Accession Number : ADA479976


Title :   The Role of Culture in Conflict Resolution


Descriptive Note : Master's thesis


Corporate Author : NAVAL POSTGRADUATE SCHOOL MONTEREY CA


Personal Author(s) : Newman, Lea


Full Text : https://apps.dtic.mil/dtic/tr/fulltext/u2/a479976.pdf


Report Date : Mar 2008


Pagination or Media Count : 89


Abstract : On any given day, news sources are packed with information on the various negotiations going on throughout the world in an attempt to resolve an ongoing dispute. Typically, nation-states enter into negotiations as a final attempt to resolve their differences in a diplomatic forum rather than resorting to combative retaliation. These negotiations can be protracted and tenuous, especially when the disputing parties come from different cultures. This thesis asserts that all too often, culture is a neglected aspect of conflict resolution. Cultural mismatch and misunderstanding are additional confounding factors that complicate communication and create misperceptions that sometimes hinder finding a mutually acceptable compromise. This is especially true when an external third party, often from another cultural background, is added to mediate between the conflicting parties. When all parties approach negotiations with a clear understanding of the impact of cross-cultural understanding and communication on the conflict resolution process, the parties might find negotiations are smoother and resolution comes easier. This thesis attempts to merge two fields of study that, until now, have been left largely separate in the academic community and largely understudied: conflict resolution and cross-cultural communication. The overall question that this thesis seeks to address is: What is the role of culture in the conflict resolution process, specifically, in international negotiations? The thesis begins by laying out the conceptual foundation of both conflict resolution and culture/cross-cultural communication. We will then build on existing theory from conflict resolution and culture and attempt to merge and expand on them in order to draw up a model with indicators of cultural match / mismatch in international negotiation scenarios.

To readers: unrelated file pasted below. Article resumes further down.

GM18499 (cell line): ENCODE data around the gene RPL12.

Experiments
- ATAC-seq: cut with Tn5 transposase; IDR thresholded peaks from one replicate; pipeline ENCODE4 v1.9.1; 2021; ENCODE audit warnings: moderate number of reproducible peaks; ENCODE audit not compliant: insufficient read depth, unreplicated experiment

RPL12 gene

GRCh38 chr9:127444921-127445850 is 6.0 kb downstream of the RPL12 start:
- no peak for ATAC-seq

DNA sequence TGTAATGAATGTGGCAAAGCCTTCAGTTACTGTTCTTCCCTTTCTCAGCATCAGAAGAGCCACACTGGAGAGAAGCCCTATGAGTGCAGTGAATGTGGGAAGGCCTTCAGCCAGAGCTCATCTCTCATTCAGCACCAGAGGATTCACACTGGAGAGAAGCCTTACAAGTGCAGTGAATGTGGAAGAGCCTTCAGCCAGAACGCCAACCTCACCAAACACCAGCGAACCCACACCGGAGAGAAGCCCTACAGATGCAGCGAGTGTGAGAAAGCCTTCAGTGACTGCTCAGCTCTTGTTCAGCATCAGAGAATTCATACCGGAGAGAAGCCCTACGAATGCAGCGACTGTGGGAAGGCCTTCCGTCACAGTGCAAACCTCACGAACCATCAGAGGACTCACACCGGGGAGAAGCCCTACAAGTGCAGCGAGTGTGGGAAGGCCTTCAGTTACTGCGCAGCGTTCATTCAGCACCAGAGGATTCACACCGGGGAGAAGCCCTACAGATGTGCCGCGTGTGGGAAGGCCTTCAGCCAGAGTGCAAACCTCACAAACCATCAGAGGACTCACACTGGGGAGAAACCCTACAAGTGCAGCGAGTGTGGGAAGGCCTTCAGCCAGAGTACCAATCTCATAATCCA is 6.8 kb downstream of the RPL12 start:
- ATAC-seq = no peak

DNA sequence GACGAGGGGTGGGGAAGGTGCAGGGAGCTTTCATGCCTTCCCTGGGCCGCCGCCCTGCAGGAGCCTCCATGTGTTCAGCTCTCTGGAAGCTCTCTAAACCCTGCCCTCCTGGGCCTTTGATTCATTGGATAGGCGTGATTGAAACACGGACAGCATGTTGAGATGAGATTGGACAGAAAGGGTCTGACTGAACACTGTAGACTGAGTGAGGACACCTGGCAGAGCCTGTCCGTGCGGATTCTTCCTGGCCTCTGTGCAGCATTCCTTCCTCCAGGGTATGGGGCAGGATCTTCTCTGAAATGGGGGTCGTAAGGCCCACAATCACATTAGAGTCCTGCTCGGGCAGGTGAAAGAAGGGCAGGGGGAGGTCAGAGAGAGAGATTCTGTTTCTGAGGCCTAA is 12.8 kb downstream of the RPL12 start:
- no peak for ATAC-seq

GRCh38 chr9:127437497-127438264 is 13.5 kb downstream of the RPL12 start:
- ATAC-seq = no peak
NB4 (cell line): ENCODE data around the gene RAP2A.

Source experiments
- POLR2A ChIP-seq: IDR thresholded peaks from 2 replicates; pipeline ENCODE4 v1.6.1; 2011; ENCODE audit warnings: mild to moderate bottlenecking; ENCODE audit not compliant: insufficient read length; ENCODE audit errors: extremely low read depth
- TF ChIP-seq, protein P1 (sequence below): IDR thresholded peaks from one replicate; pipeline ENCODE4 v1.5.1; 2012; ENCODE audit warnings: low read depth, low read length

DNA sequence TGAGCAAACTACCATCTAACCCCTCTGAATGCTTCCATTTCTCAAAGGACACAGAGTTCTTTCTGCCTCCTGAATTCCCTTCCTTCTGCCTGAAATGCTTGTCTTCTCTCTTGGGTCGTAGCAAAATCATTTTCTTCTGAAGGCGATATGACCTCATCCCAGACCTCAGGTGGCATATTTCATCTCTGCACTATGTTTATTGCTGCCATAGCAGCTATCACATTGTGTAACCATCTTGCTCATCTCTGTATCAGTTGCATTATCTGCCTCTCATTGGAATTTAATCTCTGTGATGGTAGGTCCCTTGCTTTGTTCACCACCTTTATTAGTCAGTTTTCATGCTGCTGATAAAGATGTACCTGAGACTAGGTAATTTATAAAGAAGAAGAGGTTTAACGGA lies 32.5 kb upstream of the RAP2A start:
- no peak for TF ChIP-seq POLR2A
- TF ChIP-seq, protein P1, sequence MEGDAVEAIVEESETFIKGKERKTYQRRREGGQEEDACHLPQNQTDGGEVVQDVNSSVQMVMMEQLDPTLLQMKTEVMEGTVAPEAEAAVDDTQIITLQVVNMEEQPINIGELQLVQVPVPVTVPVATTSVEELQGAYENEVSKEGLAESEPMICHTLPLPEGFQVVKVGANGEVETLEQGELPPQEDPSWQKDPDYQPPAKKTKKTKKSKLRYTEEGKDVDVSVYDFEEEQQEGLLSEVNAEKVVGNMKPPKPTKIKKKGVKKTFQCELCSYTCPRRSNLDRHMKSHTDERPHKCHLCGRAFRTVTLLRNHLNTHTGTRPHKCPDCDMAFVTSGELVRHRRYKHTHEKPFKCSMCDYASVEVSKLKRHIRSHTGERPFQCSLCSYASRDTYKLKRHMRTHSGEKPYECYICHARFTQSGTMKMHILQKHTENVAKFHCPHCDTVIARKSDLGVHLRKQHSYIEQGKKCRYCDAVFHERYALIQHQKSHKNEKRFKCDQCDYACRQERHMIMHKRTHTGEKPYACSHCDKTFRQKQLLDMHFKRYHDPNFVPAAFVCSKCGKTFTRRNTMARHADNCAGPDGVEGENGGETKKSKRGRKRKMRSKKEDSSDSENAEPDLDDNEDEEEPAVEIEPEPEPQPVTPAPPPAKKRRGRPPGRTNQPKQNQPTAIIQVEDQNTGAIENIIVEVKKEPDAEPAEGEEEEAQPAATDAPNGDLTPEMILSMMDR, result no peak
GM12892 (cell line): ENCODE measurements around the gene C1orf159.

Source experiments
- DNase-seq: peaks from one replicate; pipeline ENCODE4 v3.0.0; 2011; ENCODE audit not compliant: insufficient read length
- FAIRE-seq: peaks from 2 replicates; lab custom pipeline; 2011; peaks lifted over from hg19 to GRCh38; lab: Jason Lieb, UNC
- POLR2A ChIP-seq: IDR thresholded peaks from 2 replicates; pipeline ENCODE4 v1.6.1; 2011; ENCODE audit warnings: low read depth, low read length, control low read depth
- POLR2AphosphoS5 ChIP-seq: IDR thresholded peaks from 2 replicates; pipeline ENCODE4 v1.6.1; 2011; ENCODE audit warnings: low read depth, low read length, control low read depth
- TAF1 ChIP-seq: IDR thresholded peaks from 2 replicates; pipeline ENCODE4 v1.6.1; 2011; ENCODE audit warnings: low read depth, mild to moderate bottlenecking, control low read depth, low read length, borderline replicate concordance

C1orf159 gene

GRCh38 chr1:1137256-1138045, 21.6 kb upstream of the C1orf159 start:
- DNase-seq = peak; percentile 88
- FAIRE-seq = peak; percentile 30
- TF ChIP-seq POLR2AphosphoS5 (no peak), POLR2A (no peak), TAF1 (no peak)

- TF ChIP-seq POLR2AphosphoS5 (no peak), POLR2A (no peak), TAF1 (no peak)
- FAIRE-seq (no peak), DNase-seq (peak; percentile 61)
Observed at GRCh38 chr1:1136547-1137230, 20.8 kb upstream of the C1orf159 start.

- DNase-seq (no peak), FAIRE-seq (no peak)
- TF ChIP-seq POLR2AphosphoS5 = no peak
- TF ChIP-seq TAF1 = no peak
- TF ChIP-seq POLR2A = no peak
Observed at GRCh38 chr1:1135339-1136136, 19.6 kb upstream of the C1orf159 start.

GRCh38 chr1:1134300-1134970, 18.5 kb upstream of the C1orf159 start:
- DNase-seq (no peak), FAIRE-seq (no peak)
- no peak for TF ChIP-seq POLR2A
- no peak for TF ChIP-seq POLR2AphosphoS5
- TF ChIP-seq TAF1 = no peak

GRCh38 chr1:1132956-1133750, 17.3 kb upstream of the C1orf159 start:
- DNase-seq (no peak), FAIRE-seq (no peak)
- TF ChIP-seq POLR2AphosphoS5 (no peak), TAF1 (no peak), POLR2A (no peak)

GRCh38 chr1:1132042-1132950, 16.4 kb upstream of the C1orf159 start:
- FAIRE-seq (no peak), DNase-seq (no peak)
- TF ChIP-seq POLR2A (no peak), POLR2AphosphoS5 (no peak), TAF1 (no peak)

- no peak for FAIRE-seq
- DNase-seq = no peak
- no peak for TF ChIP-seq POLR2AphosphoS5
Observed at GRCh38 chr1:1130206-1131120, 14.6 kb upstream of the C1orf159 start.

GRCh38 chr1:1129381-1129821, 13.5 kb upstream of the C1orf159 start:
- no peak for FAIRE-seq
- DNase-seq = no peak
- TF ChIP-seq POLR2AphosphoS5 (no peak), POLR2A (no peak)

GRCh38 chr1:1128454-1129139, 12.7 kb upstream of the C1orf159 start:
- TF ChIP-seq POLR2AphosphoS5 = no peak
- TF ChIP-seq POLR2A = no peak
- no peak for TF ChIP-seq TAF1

Descriptors :   *CROSS CULTURE(SOCIOLOGY) , *SOCIAL COMMUNICATION , *CONFLICT , *INTERNATIONAL RELATIONS , *POLITICAL NEGOTIATIONS , *RESOLUTION , SCENARIOS , NEGOTIATIONS , CHINA , FOUNDATIONS(STRUCTURES) , THESES , IMPACT , SCHOOLS


Subject Categories : Government and Political Science
      Sociology and Law


Distribution Statement : APPROVED FOR PUBLIC RELEASE